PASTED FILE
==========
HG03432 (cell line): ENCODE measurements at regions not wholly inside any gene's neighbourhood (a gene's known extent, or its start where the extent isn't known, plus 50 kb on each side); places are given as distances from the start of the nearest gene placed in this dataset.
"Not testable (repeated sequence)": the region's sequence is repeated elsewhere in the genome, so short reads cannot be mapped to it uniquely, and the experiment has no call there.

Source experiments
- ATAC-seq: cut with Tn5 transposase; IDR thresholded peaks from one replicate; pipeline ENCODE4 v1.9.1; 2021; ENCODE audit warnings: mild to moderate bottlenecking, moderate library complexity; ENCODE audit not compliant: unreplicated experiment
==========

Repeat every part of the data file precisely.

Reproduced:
HG03432 (cell line): ENCODE measurements at regions not wholly inside any gene's neighbourhood (a gene's known extent, or its start where the extent isn't known, plus 50 kb on each side); places are given as distances from the start of the nearest gene placed in this dataset.
"Not testable (repeated sequence)": the region's sequence is repeated elsewhere in the genome, so short reads cannot be mapped to it uniquely, and the experiment has no call there.

Source experiments
- ATAC-seq: cut with Tn5 transposase; IDR thresholded peaks from one replicate; pipeline ENCODE4 v1.9.1; 2021; ENCODE audit warnings: mild to moderate bottlenecking, moderate library complexity; ENCODE audit not compliant: unreplicated experiment